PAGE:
We believe this decrease in acres burned is largely attributable to improvement in our initial attack capability made possible by budget increases for fire presuppression approved by the committee in recent years. The increase in the total number of fires continues to reflect a higher incidence of man-caused fires related to increasing public use of Bureau-administered lands. The largest number of fires, 648; and the greatest acreage burned, 1.1 million, was in Alaska. We also experienced significant increases in the number of fires on public lands in California, Colorado, Idaho, Nevada, Oregon, and Utah compared to the average of recent years.
I appreciate the opportunity to again appear before the committee and will be pleased to answer your questions.
REGULAR FIREFIGHTING AND REHABILITATION APPROPRIATIONS
Senator Bible. How much did you have in your regular fiscal year 1973 appropriation for firefighting?
Mr. Silcock. That was $4.8 million.
Mr. HASTEY. The activity is $5.4 million. Of that, $4.8 million is for fire suppression and $600,000 for fire rehabilitation.
Senator BIBLE. What is the fire rehabilitation covered by that figure?
Mr. SILCOCK. This is rehabilitation work done after the fire occurred. The seeding or other vegetative work to restore areas burned by fire is done with rehabilitation funds.
Senator BIBLE. Is that what BLM uses to accomplish its crested wheat seeding programs?
Mr. SILCOCK. Yes; it is one program where we do use crested wheat among other practices.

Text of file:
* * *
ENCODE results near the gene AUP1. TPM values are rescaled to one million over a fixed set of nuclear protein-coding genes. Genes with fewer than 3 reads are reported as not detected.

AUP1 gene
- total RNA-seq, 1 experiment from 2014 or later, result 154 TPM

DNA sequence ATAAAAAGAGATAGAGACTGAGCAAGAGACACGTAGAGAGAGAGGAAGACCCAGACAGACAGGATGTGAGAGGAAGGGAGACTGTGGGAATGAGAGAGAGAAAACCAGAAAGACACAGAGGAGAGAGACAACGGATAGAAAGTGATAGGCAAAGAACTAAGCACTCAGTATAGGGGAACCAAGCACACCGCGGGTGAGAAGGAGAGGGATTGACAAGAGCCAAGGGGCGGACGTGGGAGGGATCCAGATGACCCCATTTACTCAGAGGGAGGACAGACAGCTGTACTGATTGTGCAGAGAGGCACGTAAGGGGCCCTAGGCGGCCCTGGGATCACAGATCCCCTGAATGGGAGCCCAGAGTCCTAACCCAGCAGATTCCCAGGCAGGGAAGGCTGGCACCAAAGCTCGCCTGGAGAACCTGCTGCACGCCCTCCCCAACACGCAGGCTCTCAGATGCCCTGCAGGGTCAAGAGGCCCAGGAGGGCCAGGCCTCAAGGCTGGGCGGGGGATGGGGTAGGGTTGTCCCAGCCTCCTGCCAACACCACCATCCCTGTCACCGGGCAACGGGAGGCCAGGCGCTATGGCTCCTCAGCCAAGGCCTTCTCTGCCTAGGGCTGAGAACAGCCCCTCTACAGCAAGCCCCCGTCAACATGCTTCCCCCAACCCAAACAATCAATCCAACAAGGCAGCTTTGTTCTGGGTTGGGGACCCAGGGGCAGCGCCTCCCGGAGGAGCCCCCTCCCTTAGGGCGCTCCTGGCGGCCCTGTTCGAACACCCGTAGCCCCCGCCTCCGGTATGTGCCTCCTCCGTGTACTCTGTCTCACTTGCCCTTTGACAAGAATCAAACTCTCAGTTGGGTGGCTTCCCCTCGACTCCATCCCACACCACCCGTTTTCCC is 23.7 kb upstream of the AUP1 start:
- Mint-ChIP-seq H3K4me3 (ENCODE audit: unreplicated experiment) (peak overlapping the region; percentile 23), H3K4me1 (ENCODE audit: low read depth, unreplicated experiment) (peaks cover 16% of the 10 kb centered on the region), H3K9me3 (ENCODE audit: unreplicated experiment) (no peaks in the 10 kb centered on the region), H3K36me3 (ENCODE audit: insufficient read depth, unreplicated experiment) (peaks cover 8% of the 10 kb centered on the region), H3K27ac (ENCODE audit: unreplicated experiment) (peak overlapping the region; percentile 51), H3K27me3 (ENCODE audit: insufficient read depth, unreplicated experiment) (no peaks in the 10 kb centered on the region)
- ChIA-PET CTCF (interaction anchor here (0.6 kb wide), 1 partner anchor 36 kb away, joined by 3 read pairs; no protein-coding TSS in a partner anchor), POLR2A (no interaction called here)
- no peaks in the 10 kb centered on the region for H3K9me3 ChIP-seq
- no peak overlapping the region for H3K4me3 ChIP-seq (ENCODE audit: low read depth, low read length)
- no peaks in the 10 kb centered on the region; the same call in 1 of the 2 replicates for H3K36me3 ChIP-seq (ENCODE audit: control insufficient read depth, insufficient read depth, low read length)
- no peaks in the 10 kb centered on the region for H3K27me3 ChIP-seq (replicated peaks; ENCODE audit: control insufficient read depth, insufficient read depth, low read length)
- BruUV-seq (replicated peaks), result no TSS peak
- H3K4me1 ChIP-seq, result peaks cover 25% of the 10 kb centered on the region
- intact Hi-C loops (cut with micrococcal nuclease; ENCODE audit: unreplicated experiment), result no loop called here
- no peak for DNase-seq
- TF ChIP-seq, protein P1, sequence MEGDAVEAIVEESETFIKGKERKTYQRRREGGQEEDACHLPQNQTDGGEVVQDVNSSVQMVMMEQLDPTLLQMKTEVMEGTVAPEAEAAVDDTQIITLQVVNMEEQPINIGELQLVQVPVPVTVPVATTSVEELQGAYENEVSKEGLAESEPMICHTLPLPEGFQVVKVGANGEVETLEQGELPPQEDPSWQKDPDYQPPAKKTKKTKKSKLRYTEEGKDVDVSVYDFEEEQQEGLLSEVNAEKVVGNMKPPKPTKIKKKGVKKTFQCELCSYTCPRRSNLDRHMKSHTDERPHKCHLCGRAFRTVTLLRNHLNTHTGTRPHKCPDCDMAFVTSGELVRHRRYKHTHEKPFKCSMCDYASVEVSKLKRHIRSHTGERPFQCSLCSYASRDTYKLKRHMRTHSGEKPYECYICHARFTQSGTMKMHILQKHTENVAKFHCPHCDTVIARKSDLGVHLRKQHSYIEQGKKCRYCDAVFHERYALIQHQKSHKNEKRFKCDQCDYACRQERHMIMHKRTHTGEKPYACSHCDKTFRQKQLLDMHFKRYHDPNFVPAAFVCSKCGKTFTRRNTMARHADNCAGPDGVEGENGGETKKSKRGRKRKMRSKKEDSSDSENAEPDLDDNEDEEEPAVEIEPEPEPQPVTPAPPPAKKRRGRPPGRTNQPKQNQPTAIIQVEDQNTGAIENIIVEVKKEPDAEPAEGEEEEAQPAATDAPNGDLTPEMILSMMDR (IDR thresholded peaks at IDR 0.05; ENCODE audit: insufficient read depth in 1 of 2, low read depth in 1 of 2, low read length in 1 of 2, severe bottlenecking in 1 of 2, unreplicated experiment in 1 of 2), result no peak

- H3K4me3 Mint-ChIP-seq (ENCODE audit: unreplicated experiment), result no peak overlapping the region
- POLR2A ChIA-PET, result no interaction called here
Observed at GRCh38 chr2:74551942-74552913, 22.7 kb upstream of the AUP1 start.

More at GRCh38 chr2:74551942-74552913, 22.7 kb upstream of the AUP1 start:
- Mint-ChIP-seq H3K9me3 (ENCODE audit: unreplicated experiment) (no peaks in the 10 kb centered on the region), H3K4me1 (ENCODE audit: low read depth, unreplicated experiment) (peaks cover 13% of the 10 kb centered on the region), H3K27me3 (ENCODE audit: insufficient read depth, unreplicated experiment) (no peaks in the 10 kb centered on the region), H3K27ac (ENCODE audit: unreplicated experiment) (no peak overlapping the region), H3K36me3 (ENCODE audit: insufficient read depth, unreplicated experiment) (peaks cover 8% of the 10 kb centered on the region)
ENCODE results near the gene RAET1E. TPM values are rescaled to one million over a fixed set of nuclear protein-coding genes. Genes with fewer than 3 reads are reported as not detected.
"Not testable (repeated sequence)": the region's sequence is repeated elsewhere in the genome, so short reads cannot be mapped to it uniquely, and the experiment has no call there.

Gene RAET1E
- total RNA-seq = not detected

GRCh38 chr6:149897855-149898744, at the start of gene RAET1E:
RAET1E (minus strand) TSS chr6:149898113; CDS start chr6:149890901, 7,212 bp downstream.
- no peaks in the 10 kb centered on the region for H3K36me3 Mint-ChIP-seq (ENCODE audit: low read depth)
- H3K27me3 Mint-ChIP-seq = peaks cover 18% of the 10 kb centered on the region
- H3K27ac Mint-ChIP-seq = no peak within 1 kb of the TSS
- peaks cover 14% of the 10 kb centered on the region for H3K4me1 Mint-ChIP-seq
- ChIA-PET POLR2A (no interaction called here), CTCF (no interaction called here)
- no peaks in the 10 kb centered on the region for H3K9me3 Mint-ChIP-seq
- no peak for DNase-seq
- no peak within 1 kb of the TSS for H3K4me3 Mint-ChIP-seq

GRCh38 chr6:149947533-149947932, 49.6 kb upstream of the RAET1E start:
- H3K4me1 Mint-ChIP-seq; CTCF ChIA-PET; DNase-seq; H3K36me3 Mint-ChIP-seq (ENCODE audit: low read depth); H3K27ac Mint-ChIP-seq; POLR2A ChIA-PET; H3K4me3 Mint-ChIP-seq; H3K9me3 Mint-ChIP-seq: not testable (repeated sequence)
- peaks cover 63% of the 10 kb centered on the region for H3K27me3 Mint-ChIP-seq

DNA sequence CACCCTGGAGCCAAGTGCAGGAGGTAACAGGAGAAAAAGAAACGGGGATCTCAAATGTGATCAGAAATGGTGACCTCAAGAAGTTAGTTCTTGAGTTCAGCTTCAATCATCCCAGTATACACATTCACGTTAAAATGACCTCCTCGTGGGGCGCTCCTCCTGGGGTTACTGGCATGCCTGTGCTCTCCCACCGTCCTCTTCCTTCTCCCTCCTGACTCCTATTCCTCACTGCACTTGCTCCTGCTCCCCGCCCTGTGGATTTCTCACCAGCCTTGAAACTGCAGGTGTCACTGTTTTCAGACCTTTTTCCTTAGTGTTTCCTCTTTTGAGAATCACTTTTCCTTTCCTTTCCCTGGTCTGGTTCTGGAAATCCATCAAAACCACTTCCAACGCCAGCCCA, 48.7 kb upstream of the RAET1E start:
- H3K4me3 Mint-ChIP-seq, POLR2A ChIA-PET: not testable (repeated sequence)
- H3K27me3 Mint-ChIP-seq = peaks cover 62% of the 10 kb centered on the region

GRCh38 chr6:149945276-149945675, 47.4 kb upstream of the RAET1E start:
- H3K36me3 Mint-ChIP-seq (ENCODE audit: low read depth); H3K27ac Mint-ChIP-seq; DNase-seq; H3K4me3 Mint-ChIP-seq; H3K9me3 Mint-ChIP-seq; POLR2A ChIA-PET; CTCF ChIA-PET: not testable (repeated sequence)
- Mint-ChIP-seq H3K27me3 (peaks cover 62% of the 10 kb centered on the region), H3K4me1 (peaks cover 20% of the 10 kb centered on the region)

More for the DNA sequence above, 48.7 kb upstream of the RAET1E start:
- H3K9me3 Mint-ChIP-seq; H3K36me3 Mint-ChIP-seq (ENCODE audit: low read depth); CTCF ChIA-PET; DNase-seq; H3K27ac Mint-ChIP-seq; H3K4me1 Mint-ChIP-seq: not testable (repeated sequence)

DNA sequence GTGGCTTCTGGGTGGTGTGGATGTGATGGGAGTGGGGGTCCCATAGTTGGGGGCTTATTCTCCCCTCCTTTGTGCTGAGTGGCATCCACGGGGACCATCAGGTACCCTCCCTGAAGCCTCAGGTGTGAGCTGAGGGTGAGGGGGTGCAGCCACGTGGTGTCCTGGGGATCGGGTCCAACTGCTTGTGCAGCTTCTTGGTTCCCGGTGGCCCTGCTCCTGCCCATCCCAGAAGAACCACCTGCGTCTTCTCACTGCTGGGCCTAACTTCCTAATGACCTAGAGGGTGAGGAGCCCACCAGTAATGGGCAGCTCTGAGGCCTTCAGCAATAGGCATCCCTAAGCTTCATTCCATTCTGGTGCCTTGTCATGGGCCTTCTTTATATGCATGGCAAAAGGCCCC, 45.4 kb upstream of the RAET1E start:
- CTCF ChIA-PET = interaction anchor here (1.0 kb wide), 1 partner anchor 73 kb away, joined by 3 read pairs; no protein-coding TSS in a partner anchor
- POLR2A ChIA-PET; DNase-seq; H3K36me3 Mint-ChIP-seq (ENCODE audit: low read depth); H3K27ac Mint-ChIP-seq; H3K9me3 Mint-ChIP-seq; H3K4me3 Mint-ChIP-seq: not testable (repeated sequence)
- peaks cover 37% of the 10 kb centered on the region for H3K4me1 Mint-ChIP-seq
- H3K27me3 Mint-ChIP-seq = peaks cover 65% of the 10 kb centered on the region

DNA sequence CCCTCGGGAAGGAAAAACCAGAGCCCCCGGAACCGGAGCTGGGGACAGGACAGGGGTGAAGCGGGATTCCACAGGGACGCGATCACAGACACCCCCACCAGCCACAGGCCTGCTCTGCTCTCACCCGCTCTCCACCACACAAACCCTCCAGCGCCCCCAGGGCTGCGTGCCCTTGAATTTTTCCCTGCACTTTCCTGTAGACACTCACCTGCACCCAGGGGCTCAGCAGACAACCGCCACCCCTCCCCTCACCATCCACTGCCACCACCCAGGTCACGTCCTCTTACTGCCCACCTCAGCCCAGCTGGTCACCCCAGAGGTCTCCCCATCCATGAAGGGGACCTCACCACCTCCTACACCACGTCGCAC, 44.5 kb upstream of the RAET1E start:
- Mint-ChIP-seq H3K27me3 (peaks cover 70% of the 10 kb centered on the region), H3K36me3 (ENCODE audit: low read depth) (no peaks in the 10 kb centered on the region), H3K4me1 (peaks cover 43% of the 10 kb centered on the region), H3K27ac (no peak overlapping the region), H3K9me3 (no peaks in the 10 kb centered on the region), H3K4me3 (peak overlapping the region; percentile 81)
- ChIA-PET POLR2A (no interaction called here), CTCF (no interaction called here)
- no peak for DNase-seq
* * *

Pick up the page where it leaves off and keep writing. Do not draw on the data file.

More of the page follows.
Senator BIBLE. It does not appear to be that large an amount to cover the cost of reseeding over 1 million acres. How much of it do you reseed! You don't reseed it all ?
Mr. SILCOCK. No; a lot of the acreage burned occurs in Alaska, and it is not subject to reseeding:
Senator BIBLE. A reseeding program will not work in Alaska? Mr. Sulcock. We rehabilitate the fire trails to the extent possible.
Senator BIBLE. In my State, right up where George comes from, reseeding has worked out extremely well. That has been a very worthwhile program. They tell me they reseed almost before the fire has died out, and that is the correct time to do it. I don't know whether that is still the policy. They claim they get fine results.
Mr. Silcock. That is our policy, and we try to reseed in the fall so we take advantage of the fall rains. This gives the seed an opportunity to germinate prior to next spring.
REHABILITATION IN ALASKA
Senator STEVENS. You are not reseeding the 1.1 million acres burned in Alaska!
Mr. TURCOTT. There is very little reseeding done in Alaska, mostly because of the species, native mosses, and the like, which are not adaptable to artificial methods. I think what the chairman is getting at are areas in the great basin, southern Idaho, parts of Utah and Wyoming. There, areas are most adaptable to the reseeding of crested wheat grass. There are other times we use other techniques. We go into intensive management practices. In any particular burn there may be enough native residual species that will survive so that we don't need to reseed. Sometimes we seed for the benefit of wildlife species, crops that are particularly adaptable to wildlife.
Senator STEVENS. Did you rehabilitate the burn in the Moose Range in the Kenai peninsula ?
Mr. Silcock. No, that was another agency. On the Moose Range they primarily knock down the old
snags. Senator STEVENS. That's right, they made moats out of burned trees.